Monday, 13 May 2013

How long does it take to make a quilt?

First of all all of your fabric needs to be prepped, which may or may not mean washing, then ironing, cutting straight edges and then working out the pattern formation, in what order the blocks need sewing together and then actually sewing together.  In the case of this Cath Kidston-esque, (according to Betsy CK ownes anything floral), little beauty I used old fabrics, I prefer them as they are usually better quality than modern stuff and soft with wear.  I used vintage tablecloths, some printed and some hand embroidered bottom drawer type and because I was looking for the best bits I trimmed them up according to what I thought was most appealing and then worried about the dimensions when I was sewing them up. Therefore this takes longer because of all the odd shapes to accommodate, it's a little bit like crazy patchwork but the corners are all right angles.  This took me 5 hours.


Next the quilt sandwich is made, batting is the filling whilst the quilt top and back are the bread.  I like to use 100% cotton batting, I recently did a king sized quilt with 100% wool and I do like it but I think I prefer the cotton because it acts more like felt when it is being manipulated and the final quilt is a little bit more weighty.  Avoid the polyester man-made stuff, if you are going to put in the time and effort don't skimp, value your time.   The quilt sandwich is then pinned together with the long lovely to sew over flower head quilting type pins,  all the time being manipulated to keep edges straight and pattern even.


Then the basting, a very satisfying activity as it uses massive stitches and you finally feel like you might have a quilt.  I think that traditionally quilters are taught to baste in lines like a grid, I can't see the sense in this as it gives you no room for manoeuvre.  I always work outwards from the centre point like the rays of the sun, filling in with extra lines on the periphery.  This took me 2 hours.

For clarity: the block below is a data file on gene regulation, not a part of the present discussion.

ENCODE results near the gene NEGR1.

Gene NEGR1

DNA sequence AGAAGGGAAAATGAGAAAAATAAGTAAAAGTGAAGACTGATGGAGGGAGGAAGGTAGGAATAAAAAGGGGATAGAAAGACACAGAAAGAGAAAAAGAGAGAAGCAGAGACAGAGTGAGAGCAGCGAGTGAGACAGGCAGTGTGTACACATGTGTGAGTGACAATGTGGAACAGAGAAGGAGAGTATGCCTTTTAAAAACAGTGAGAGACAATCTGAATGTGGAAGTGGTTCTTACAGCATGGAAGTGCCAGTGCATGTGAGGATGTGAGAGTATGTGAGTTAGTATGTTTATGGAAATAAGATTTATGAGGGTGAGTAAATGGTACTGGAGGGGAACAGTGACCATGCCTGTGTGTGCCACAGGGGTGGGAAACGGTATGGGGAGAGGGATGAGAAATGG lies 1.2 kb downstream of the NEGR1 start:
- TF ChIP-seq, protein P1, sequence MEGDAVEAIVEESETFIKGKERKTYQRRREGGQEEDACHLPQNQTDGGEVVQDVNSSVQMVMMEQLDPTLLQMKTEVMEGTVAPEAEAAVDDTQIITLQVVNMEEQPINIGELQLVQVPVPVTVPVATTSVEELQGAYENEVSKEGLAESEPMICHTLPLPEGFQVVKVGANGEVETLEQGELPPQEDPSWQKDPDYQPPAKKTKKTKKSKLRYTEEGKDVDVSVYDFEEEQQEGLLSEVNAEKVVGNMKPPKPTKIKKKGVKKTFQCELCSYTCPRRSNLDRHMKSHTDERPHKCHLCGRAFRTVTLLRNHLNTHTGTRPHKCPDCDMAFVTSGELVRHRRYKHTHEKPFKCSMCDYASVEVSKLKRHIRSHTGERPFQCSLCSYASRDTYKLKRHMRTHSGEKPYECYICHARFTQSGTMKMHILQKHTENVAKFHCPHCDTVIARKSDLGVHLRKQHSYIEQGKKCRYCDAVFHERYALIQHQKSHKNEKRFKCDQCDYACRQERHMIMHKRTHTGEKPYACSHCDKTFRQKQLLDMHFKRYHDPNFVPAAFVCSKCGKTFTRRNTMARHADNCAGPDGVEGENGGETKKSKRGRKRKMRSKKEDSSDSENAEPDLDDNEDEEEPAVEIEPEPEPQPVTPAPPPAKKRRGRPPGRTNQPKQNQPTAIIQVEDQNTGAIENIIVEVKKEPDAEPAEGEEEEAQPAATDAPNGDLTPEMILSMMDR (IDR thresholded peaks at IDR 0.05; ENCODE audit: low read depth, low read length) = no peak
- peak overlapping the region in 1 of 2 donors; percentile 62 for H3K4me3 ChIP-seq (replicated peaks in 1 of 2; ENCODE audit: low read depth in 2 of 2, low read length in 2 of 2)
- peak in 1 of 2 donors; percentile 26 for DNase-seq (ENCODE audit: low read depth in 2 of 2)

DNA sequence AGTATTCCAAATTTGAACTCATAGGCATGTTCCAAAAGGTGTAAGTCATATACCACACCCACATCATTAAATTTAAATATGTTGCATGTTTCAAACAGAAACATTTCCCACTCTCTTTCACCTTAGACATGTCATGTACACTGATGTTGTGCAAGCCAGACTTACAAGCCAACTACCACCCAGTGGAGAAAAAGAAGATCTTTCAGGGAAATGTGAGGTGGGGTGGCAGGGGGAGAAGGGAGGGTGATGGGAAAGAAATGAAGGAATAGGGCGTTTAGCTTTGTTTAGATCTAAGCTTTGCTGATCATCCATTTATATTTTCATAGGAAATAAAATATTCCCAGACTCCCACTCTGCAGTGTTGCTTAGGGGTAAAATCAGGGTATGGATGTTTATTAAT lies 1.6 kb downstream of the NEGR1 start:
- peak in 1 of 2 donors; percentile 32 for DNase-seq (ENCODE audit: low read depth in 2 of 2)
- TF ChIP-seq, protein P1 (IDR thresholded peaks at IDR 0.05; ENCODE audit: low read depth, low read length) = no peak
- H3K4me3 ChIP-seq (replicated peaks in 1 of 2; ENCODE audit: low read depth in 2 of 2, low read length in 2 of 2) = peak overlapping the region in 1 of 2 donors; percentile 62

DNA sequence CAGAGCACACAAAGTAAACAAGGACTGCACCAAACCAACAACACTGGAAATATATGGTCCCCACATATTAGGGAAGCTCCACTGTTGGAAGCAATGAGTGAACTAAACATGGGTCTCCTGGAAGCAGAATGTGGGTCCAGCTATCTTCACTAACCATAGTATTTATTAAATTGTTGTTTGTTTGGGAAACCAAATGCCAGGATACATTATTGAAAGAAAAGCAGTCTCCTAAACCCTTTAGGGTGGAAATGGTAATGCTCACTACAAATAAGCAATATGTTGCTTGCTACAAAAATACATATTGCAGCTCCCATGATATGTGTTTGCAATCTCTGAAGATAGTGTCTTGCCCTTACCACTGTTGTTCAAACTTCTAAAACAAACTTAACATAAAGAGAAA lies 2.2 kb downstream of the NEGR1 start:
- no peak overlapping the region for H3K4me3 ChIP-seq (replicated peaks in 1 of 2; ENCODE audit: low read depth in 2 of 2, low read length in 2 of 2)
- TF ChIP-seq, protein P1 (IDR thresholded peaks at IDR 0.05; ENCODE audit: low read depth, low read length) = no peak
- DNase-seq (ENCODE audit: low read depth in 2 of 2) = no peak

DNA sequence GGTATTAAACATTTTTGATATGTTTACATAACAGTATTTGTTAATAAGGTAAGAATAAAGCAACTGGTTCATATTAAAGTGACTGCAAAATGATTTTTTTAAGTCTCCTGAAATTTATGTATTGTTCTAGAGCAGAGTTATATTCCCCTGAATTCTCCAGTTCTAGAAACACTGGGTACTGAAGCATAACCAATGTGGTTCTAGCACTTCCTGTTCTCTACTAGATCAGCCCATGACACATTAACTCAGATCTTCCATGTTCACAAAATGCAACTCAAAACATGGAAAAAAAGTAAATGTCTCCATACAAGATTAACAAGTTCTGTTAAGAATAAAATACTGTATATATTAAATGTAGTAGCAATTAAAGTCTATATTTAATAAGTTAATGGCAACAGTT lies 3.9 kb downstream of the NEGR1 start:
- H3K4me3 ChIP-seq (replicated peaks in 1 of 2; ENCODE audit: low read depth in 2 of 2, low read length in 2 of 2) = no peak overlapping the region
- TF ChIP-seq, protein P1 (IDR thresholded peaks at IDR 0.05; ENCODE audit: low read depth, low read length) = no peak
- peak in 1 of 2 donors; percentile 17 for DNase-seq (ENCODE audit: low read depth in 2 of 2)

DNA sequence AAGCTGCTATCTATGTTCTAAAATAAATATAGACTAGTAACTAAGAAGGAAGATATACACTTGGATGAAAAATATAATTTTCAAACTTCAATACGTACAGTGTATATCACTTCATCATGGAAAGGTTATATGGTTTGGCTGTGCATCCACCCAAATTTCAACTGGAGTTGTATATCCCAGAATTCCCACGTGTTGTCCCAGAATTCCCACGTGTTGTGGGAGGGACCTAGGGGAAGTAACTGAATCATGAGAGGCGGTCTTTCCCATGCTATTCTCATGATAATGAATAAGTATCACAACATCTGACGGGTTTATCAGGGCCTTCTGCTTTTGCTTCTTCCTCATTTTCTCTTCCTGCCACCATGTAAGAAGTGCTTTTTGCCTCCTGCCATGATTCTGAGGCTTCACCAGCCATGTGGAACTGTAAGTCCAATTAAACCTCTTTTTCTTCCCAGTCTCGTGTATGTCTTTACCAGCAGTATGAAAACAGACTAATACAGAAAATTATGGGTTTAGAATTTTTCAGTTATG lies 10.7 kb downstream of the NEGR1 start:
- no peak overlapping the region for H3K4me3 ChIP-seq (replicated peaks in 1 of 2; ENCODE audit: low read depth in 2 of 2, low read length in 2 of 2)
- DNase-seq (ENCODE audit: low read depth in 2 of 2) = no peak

Looking at the basted front it feels like you are nearly there.  When I quilt I always start at the middle and work outwards, if I was using straight lines I would start with a cross of the vertical and horizontal. the sun ray method means that the puff of fabric and batting is always smoothed outwards and can easily be tweeked if necessary.


 I free machined this quilt which means I dropped the feed dogs on my machine and starting from a centre point free motion stitched one very long and wiggly line.  I did stop to replace the bobbin - it used 3 full ones, but I didn't break the continuous line of thread from the spool of cotton on top of my machine.  This took me 1 hour.  It is a pig to do on an ordinary domestic machine but I like it because I can stitch right up to the embroidered parts without crossing and spoiling the effect of them.  I always have in the back of my mind the women who sat patiently embroidering, did they do it for their bottom drawer, did their domestic life turn out to be as perfect as they had hoped.  I find that most of the hand embroidered table linen I come across has been used very little, I would guess this is because when the dream turns in to reality no-one actually has time to launder and press linen after every meal.



Finally the quilt is completed with a bias edge finished by hand stitching on the reverse side, with sharp little mitred corners.  To make the bias binding and pin it accurately in place and then machine around took me 2 hours.  The beautiful hand stitching which is a an invisible hem stitch and perfect points took me 2 hours.


A total of 12 hours labour, but what would this lowly woman's work cost you to buy?

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